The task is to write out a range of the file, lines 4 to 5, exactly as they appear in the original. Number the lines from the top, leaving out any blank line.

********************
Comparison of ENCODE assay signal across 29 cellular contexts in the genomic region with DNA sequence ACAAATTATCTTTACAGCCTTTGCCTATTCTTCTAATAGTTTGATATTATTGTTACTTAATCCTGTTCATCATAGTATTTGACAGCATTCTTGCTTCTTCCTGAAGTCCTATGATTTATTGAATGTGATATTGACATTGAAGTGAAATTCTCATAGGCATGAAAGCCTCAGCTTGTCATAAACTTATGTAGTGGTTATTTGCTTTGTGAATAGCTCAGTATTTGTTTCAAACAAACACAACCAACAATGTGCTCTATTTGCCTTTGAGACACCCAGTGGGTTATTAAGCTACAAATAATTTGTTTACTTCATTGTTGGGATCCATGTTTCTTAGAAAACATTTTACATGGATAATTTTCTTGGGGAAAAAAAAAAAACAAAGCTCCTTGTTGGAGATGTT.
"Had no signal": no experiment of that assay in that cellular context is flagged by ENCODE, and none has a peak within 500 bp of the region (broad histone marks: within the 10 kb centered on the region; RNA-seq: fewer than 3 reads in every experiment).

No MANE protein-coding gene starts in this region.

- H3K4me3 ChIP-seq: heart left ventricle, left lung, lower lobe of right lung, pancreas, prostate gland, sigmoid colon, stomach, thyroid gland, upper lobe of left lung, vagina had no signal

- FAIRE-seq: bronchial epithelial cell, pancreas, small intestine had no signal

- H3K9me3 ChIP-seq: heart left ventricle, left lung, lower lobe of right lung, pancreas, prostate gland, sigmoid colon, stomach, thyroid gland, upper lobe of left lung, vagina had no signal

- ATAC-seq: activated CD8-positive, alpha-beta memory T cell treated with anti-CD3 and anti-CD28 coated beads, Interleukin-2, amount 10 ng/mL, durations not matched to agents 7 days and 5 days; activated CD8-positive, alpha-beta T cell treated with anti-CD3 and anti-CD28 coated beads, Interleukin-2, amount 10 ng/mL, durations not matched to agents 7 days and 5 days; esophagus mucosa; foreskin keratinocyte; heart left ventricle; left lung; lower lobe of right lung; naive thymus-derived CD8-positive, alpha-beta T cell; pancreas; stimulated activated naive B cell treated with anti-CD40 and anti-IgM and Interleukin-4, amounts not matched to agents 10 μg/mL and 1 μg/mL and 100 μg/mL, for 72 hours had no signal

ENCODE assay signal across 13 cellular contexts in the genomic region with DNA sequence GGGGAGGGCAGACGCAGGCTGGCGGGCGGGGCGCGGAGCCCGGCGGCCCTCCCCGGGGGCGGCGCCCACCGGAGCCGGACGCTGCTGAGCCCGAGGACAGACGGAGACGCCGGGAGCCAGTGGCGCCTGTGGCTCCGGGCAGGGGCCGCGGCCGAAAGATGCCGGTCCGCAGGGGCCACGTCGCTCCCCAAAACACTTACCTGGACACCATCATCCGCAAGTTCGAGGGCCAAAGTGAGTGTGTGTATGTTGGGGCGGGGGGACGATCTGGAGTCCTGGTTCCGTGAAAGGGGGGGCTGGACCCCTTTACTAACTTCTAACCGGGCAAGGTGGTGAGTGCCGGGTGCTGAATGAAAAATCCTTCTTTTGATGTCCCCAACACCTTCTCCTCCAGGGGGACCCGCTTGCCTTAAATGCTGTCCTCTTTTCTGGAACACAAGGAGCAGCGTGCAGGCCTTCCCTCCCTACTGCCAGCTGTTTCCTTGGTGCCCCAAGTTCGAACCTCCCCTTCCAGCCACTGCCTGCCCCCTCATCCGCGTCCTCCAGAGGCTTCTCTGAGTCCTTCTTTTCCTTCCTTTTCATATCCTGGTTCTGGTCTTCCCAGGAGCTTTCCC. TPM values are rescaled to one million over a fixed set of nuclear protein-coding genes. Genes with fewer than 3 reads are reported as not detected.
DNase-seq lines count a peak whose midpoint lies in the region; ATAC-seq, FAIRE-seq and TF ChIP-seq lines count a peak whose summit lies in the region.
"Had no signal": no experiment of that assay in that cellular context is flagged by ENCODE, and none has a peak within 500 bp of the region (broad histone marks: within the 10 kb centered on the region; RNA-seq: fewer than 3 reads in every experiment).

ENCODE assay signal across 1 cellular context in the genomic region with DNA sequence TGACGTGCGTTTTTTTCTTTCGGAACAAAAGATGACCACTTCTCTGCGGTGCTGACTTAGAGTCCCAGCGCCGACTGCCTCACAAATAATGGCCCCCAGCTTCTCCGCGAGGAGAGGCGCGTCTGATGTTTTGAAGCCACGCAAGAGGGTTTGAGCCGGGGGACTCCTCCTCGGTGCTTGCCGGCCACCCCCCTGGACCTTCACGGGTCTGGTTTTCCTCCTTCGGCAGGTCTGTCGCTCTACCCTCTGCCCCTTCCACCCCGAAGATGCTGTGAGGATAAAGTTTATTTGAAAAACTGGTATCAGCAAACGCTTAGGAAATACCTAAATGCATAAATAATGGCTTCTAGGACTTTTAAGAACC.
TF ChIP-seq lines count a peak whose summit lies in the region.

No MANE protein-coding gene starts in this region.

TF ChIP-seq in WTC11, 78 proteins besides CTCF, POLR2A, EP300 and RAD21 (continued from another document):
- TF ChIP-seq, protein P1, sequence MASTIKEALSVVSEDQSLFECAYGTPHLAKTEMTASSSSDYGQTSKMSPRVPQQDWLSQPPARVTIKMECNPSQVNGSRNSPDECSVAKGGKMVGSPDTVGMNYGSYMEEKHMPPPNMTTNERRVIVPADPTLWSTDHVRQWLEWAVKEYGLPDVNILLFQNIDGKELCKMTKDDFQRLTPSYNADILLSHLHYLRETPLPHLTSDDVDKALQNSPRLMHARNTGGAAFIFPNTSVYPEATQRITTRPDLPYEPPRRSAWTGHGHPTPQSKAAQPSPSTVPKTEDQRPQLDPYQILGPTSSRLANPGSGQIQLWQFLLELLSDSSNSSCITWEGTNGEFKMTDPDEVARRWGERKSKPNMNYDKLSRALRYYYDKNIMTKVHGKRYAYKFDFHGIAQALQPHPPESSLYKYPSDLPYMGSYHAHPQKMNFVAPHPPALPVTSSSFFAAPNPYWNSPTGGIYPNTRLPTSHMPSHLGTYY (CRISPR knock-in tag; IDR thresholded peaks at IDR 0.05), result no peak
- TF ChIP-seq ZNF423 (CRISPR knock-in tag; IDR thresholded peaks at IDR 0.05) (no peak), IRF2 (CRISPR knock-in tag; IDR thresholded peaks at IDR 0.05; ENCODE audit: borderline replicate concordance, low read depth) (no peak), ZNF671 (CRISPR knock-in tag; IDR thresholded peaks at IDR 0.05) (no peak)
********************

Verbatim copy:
- H3K4me3 ChIP-seq: heart left ventricle, left lung, lower lobe of right lung, pancreas, prostate gland, sigmoid colon, stomach, thyroid gland, upper lobe of left lung, vagina had no signal

- FAIRE-seq: bronchial epithelial cell, pancreas, small intestine had no signal